Jul 10, 2015
UK's minimum wage boost will not bring riches for all
Jul 10, 2015
Britain's Conservative politicians cheered and pumped their fists on Wednesday when finance minister George Osborne announced a bumper increase in the minimum wage, but the economic gains from the change are likely to be much more muted.
The plan to raise the minimum wage by 40 percent by 2020 was the surprise of Osborne's first budget since the Conservative Party won an unexpected outright victory at May's election.
By tweaking a policy of the vanquished centre-left Labour Party, Osborne cast it as an end to taxpayer subsidies for low-paying firms as he tried to claim the political centre ground.
But it may keep some people out of work and fail to compensate others for the big cuts in welfare he also announced.
Fears of job losses when Britain first introduced a minimum wage in 1999 proved wide of the mark. However the much broader scope of the new minimum wage, which will cover about 10 percent of the workforce, makes some economists nervous.
"The introduction of the 'national living wage' does have the potential to raise the natural unemployment rate and deliver real economic costs," said Philip Rush, chief UK economist at Japanese investment bank Nomura.
Businesses which rely heavily on cheap labour, such as supermarkets and pubs, have grumbled, while anti-poverty groups say the rise will not offset benefit cuts.
The current minimum wage for those aged 21 and over is 6.50 pounds ($10) an hour and will rise to 6.70 pounds in October. Osborne said that from April 2016 employers will have to pay a 'national living wage' of at least 7.20 pounds to over-25s.
This will rise steadily over the following four years to around 9.35 pounds an hour, 60 percent of the average wage for those aged 25 or over. The current minimum is less than half the average wage, while in the United States it is under 40 percent.
The big increase roughly doubles the number of workers who will come under the scope of the plan and get a pay rise. It may also have knock-on effects for up to a quarter of the workforce, according to figures from the government's budget watchdog.
With the Bank of England watching wage growth as it judges when to start to raise interest rates, Nomura's Rush said the new minimum wage could encourage it to act sooner.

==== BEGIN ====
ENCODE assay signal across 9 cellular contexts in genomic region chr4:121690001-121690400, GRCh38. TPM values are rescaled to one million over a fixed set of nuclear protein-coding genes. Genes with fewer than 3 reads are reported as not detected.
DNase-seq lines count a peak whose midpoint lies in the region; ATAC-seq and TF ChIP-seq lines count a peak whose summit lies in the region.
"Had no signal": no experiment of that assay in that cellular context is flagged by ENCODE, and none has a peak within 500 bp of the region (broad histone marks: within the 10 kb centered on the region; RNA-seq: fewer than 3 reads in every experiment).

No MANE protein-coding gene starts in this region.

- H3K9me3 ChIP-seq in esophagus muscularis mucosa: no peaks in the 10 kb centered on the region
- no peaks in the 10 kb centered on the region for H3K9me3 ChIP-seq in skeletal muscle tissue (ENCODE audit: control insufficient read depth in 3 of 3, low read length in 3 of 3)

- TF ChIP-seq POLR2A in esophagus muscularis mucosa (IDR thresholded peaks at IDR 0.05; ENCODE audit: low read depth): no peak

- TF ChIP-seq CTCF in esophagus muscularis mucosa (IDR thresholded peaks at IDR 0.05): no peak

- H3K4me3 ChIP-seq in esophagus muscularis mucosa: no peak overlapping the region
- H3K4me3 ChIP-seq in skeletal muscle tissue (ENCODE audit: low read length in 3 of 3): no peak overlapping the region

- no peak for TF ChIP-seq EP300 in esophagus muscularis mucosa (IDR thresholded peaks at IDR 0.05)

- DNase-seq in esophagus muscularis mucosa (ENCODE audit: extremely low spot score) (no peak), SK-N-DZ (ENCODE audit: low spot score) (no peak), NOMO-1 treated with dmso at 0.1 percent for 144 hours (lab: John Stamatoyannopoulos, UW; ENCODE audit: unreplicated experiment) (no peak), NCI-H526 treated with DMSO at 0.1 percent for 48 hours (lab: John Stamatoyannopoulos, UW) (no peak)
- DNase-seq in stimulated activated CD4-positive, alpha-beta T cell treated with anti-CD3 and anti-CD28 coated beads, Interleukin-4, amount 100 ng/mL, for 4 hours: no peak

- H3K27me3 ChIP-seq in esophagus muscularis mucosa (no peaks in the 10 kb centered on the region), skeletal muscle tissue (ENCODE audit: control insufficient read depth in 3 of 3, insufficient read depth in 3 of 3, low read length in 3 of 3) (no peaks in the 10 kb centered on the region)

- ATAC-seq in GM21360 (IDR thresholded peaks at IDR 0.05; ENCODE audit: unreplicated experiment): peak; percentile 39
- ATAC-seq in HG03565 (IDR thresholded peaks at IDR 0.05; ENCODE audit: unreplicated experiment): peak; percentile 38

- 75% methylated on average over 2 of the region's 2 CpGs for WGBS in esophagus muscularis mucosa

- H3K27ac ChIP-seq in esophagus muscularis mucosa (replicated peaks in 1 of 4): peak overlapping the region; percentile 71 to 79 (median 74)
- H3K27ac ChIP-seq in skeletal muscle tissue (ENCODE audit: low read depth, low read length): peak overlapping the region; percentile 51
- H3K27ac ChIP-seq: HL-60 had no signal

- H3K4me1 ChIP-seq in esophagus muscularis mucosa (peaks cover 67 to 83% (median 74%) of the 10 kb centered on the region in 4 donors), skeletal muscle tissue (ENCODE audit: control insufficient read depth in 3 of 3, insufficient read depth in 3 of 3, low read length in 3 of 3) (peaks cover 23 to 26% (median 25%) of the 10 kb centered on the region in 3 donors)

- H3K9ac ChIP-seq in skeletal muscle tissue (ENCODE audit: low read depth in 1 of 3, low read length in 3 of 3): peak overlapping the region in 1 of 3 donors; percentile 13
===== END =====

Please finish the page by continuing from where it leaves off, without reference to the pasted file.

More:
JOBS AT RISK
The higher minimum wage will also cost jobs, though Osborne said the effect would be small.
The Office for Budget Responsibility estimates that the change will push up Britain's long-run unemployment rate by 0.2 percentage points -- the equivalent of 60,000 jobs -- and that other workers will lose out from employers offering fewer hours.
Economic output by 2020 will be 0.1 percent lower than it otherwise would have been as people work less, the OBR said.
Rush fears the effect on jobs and growth could be much bigger, and that it is too optimistic to simply extrapolate from the limited impact of previous rises in the minimum wage.
Much depends on whether firms improve a dire recent track record on productivity so that they can afford pricier workers.
A minimum wage nearer the national average also gives businesses less scope to cut pay rather than jobs in an emergency, as they did during the last recession.
Supermarket chain Tesco, Britain's biggest private-sector employer, backed the new national living wage on Thursday. But there were hints from employers that other benefits such as paid breaks or pensions could be under threat.
Higher wage bills could lower profits at pub chains such as JD Wetherspoon and Mitchells and Butlers by almost 10 percent, according to an estimate by equity analysts at Irish stockbrokers Goodbody.
The low paid will also bear the brunt of 12 billion pounds of government welfare cuts announced on Wednesday. For many families, this will outweigh gains from the higher minimum wage.
The Resolution Foundation think tank estimates that a couple on the minimum wage with three children will be 350 pounds a year worse off, even after big pay rises.
"It will take many struggling families years before they earn their way back to their current position," the foundation's chief executive, Gavin Kelly, said.
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